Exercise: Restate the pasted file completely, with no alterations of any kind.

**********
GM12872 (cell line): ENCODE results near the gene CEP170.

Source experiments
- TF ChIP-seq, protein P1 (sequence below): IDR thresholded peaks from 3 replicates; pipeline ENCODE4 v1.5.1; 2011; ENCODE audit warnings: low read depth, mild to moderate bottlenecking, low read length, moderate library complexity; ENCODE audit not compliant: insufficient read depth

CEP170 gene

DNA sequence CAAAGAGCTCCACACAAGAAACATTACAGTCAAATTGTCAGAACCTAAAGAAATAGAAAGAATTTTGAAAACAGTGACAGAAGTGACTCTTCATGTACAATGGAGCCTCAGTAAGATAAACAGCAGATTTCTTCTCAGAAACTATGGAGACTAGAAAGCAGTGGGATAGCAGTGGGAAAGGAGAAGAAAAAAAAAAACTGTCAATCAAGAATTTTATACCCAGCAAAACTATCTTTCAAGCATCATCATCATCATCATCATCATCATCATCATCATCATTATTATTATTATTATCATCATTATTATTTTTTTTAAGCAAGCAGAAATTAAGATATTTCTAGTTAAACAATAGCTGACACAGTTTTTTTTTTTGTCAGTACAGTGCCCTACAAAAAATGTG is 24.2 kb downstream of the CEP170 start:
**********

GM12872 (cell line): ENCODE results near the gene CEP170.

Source experiments
- TF ChIP-seq, protein P1 (sequence below): IDR thresholded peaks from 3 replicates; pipeline ENCODE4 v1.5.1; 2011; ENCODE audit warnings: low read depth, mild to moderate bottlenecking, low read length, moderate library complexity; ENCODE audit not compliant: insufficient read depth

CEP170 gene

DNA sequence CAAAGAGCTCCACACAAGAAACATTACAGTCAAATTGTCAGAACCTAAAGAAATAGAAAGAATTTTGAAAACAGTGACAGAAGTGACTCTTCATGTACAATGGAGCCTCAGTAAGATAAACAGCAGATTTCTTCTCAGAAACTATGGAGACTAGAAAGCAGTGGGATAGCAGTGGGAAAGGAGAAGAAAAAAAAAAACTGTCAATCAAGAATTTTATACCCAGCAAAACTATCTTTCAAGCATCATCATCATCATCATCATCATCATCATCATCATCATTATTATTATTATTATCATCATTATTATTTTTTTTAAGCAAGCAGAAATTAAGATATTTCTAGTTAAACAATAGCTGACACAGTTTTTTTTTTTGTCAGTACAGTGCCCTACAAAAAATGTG is 24.2 kb downstream of the CEP170 start: